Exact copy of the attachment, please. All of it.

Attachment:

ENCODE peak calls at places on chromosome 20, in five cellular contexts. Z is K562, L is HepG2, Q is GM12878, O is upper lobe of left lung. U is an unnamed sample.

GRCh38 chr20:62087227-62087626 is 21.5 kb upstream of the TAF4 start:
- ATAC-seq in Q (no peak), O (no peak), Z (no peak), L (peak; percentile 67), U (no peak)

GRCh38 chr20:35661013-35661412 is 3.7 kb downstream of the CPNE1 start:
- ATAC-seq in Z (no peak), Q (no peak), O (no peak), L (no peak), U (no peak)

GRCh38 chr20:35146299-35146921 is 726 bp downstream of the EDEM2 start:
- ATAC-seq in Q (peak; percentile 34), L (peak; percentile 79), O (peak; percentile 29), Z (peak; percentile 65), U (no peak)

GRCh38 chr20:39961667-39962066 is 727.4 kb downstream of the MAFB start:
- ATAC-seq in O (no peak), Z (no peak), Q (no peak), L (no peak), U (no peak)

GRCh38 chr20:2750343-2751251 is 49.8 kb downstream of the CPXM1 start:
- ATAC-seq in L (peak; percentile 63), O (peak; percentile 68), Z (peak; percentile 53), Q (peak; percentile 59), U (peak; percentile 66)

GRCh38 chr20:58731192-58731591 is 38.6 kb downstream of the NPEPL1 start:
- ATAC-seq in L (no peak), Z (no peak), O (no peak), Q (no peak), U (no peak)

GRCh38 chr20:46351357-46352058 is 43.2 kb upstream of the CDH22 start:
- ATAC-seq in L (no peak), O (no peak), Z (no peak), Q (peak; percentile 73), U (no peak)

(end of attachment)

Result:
ENCODE peak calls at places on chromosome 20, in five cellular contexts. Z is K562, L is HepG2, Q is GM12878, O is upper lobe of left lung. U is an unnamed sample.

GRCh38 chr20:62087227-62087626 is 21.5 kb upstream of the TAF4 start:
- ATAC-seq in Q (no peak), O (no peak), Z (no peak), L (peak; percentile 67), U (no peak)

GRCh38 chr20:35661013-35661412 is 3.7 kb downstream of the CPNE1 start:
- ATAC-seq in Z (no peak), Q (no peak), O (no peak), L (no peak), U (no peak)

GRCh38 chr20:35146299-35146921 is 726 bp downstream of the EDEM2 start:
- ATAC-seq in Q (peak; percentile 34), L (peak; percentile 79), O (peak; percentile 29), Z (peak; percentile 65), U (no peak)

GRCh38 chr20:39961667-39962066 is 727.4 kb downstream of the MAFB start:
- ATAC-seq in O (no peak), Z (no peak), Q (no peak), L (no peak), U (no peak)

GRCh38 chr20:2750343-2751251 is 49.8 kb downstream of the CPXM1 start:
- ATAC-seq in L (peak; percentile 63), O (peak; percentile 68), Z (peak; percentile 53), Q (peak; percentile 59), U (peak; percentile 66)

GRCh38 chr20:58731192-58731591 is 38.6 kb downstream of the NPEPL1 start:
- ATAC-seq in L (no peak), Z (no peak), O (no peak), Q (no peak), U (no peak)

GRCh38 chr20:46351357-46352058 is 43.2 kb upstream of the CDH22 start:
- ATAC-seq in L (no peak), O (no peak), Z (no peak), Q (peak; percentile 73), U (no peak)